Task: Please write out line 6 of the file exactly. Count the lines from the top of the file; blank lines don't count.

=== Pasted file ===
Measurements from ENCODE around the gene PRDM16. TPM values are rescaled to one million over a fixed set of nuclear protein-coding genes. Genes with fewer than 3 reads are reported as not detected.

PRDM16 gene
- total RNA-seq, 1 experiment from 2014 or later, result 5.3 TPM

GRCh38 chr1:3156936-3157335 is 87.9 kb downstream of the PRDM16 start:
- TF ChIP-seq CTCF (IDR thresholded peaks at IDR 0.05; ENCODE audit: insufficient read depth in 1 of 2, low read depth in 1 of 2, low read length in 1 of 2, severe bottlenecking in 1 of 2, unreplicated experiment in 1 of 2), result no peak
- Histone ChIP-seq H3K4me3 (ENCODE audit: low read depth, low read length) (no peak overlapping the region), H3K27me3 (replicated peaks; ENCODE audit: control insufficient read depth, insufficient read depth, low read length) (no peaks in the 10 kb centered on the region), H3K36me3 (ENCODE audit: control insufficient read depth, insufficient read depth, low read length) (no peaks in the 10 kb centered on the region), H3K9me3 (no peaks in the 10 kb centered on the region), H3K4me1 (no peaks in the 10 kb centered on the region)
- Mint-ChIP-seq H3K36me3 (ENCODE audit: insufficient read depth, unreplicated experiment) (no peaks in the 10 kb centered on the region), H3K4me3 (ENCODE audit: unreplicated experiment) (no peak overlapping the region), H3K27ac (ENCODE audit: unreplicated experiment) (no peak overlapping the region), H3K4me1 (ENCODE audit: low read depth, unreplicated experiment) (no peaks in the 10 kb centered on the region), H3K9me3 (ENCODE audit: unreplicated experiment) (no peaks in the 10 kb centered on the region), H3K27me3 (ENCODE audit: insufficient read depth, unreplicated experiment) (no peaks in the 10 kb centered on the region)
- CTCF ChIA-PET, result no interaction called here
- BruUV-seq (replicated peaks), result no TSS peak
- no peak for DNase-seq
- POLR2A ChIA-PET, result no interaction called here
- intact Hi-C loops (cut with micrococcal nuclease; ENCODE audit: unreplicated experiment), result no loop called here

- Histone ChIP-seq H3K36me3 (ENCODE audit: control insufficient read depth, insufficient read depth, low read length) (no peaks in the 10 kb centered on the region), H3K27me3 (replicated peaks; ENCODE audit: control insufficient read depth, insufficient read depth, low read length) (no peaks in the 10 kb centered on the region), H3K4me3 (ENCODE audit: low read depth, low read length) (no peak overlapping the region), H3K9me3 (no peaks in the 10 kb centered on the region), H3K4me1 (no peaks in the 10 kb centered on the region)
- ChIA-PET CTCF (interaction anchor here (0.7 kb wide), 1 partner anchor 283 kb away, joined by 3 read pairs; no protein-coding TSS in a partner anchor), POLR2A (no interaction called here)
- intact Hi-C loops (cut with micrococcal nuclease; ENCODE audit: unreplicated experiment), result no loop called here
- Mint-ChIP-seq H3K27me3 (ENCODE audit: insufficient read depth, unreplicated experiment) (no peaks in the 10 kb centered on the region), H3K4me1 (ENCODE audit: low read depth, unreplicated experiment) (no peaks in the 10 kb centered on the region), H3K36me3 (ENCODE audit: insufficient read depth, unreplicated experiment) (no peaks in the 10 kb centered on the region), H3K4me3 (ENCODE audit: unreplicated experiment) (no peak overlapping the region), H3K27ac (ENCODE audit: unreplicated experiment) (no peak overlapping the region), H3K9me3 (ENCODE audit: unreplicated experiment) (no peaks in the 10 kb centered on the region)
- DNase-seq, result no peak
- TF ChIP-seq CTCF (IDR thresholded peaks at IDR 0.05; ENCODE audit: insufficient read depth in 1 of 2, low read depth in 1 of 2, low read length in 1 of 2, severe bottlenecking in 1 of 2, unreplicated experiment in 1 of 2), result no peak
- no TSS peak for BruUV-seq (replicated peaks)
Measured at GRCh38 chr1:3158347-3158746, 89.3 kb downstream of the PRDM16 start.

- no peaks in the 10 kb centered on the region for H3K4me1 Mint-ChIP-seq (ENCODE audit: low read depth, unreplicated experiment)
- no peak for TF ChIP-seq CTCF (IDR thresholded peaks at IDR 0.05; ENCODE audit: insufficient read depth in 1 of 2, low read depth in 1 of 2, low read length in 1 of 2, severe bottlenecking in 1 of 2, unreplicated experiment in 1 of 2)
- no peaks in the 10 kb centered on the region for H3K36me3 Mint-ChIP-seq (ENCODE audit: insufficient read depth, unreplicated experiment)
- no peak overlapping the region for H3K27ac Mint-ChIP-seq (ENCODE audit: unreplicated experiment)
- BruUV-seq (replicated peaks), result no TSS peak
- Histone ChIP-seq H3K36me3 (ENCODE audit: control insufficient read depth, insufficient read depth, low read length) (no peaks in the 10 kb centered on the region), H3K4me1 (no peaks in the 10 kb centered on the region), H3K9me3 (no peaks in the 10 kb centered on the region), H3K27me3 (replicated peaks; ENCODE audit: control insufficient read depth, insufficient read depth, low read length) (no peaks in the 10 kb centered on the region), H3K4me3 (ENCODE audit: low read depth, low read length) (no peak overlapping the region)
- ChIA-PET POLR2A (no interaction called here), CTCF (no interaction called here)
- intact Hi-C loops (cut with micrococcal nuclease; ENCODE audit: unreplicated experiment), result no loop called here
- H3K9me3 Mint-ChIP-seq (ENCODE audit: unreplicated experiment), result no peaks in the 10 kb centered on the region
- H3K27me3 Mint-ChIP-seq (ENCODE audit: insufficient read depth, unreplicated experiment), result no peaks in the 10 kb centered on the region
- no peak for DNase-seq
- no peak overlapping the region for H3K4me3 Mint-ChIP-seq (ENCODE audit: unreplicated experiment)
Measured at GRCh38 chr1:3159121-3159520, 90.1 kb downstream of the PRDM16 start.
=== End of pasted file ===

- Histone ChIP-seq H3K4me3 (ENCODE audit: low read depth, low read length) (no peak overlapping the region), H3K27me3 (replicated peaks; ENCODE audit: control insufficient read depth, insufficient read depth, low read length) (no peaks in the 10 kb centered on the region), H3K36me3 (ENCODE audit: control insufficient read depth, insufficient read depth, low read length) (no peaks in the 10 kb centered on the region), H3K9me3 (no peaks in the 10 kb centered on the region), H3K4me1 (no peaks in the 10 kb centered on the region)